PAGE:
Grammar schools, secondary modern schools and technical schools formed what was known as the tripartite system, which arose from the interpretation of the Education Act 1944  .Grammar schools provided admission to children on the basis of their ability and offered an academic education. Selection was usually made at the end of primary school in the form of the ‘11 plus’ examination. Secondary moderns provided a more general education with an emphasis on more practical subjects. Technical schools provided a more general education but with a focus on technical subjects.

There are currently 163 grammar schools in England with a total number of 163,000 pupils. This comprises around  5% of the total number of pupils in England. Ten local authorities are classified by the Department for Education as having a wholly selective system and a further 26 have at least one grammar school in their area. The majority are concentrated in Kent (32), Lincolnshire (15) and Buckinghamshire (13).

Not all Tories, by any means, support selection, or the expansion of Grammar schools. But it is significant that two influential Tories,  Graham Brady ,who chairs the influential 1922 committee,  and Boris Johnson,  now Foreign Secretary  have long   made the case for more Grammars.  Theresa May was also relaxed  about the idea of a  local grammar school  expanding , creating a new  and very distant  annexe. Around 100 Tory  MPs are thought to support expansion.

Opponents of Grammar schools are against selection in the state system. They believe that they may offer social mobility to a few, but its only the few. They may be fine institutions for those  fortunate  enough to attend them. But the real problem is the provision for those who fail to gain a place. And a majority of pupils  who enter fail the selection exam. Selective schools tend to cream skim the best pupils,  making it harder for those who remain behind

What about the selection process?. Although the 11 plus exam is supposed to measure potential, there are plenty of private tutors  who boast that they can get just about anyone to pass the 11 plus  providing they put in or ‘invest’  the extra hours (and their parents pay for it). So this means, in practice, that middle class parents, with a decent income, are more likely to get their child into a grammar school than parents from a disadvantaged community. Hence the charge that Grammars are colonized by the middle classes.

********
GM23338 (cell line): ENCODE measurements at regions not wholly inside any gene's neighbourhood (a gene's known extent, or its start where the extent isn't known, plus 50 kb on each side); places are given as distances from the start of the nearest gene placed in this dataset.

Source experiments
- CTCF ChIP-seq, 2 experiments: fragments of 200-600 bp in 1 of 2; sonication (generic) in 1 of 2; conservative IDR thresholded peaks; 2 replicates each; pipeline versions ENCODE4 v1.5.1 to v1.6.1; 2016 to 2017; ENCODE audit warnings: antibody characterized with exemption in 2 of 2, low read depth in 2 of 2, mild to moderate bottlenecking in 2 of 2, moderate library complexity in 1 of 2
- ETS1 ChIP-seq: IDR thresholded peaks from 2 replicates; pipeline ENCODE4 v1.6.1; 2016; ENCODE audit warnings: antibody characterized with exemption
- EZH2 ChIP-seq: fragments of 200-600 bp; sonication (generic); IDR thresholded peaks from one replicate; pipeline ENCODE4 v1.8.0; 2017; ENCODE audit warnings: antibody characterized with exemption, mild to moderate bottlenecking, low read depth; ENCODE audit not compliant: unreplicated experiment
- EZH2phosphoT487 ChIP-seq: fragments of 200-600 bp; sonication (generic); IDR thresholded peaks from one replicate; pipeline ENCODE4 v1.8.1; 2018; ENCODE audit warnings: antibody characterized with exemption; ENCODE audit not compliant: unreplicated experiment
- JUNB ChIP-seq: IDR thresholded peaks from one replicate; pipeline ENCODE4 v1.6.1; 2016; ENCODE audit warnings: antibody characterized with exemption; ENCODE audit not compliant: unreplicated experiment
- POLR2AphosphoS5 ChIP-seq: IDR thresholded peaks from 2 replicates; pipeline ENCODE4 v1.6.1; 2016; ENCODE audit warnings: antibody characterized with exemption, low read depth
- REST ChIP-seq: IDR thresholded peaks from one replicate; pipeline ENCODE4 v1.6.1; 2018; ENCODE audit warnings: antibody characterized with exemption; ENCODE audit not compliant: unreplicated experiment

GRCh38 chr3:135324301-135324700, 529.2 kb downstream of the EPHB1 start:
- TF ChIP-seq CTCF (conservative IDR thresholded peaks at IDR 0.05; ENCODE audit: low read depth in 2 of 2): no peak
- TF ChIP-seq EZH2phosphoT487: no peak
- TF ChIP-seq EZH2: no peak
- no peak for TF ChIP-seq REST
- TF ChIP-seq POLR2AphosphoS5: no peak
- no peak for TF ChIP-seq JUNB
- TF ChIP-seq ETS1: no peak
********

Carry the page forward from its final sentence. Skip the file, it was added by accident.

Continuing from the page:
If you can tutor for the exam, it rather suggests that it is not simply about measuring potential. And there appears to be no reliable evidence to suggest, in any case ,that 11 is the best age to measure a child’s potential. Children develop educationally  at different paces.

But one of the most compelling arguments against grammar schools is that successive governments have seen the holy grail of education in improving the lot of the most disadvantaged pupils and narrowing the achievement gap between them and their peers. So this should be the benchmark against which Grammars are measured. Disadvantaged pupils are broadly those defined as eligible for free school meals. But in 2014, the proportion of grammar school pupils eligible for free school meals was 2.7% but 15.7% across all types of schools.

Remember that  Education Minister Lord Nash, served a warning to grammar schools, as recently as   July 2014 ,when he stated: